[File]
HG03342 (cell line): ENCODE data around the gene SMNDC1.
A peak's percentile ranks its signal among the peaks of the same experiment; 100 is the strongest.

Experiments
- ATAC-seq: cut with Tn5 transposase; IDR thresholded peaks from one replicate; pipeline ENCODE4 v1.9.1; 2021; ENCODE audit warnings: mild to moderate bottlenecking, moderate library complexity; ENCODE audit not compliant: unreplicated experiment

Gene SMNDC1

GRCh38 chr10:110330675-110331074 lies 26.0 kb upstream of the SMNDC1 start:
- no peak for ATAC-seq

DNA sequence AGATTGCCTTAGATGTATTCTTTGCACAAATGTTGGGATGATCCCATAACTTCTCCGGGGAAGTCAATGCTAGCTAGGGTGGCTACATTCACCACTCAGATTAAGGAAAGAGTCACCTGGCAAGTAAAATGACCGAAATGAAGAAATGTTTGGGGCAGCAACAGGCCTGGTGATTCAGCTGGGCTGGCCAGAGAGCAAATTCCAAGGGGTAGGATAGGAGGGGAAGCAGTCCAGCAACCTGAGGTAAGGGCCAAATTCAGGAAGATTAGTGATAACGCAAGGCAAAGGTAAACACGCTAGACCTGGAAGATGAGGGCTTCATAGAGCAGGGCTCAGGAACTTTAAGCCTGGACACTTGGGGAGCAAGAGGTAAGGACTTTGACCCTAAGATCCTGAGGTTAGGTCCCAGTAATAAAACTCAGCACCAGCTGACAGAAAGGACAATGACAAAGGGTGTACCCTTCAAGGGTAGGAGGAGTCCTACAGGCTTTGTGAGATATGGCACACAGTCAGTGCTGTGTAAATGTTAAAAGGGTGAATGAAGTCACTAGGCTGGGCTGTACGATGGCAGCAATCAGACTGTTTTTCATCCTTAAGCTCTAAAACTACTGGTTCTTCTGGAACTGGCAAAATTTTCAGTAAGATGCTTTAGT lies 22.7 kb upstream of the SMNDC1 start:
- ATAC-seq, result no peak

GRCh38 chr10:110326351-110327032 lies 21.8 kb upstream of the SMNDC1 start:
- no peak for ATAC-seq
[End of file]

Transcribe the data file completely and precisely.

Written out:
HG03342 (cell line): ENCODE data around the gene SMNDC1.
A peak's percentile ranks its signal among the peaks of the same experiment; 100 is the strongest.

Experiments
- ATAC-seq: cut with Tn5 transposase; IDR thresholded peaks from one replicate; pipeline ENCODE4 v1.9.1; 2021; ENCODE audit warnings: mild to moderate bottlenecking, moderate library complexity; ENCODE audit not compliant: unreplicated experiment

Gene SMNDC1

GRCh38 chr10:110330675-110331074 lies 26.0 kb upstream of the SMNDC1 start:
- no peak for ATAC-seq

DNA sequence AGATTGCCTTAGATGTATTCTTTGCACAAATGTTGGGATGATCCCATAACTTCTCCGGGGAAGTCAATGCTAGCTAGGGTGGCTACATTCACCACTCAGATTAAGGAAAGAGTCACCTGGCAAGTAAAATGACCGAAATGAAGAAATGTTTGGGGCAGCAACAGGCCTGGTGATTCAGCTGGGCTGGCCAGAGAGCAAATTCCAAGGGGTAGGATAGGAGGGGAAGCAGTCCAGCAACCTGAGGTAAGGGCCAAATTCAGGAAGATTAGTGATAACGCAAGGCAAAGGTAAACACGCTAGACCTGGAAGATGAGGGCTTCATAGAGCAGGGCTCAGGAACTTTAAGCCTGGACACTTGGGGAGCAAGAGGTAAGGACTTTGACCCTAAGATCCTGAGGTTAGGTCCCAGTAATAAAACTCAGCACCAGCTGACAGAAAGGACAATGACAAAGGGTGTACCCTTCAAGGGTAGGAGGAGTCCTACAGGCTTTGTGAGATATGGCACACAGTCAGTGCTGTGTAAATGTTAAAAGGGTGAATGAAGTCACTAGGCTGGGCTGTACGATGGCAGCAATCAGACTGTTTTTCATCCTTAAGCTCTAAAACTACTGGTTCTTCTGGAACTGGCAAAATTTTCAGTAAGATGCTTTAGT lies 22.7 kb upstream of the SMNDC1 start:
- ATAC-seq, result no peak

GRCh38 chr10:110326351-110327032 lies 21.8 kb upstream of the SMNDC1 start:
- no peak for ATAC-seq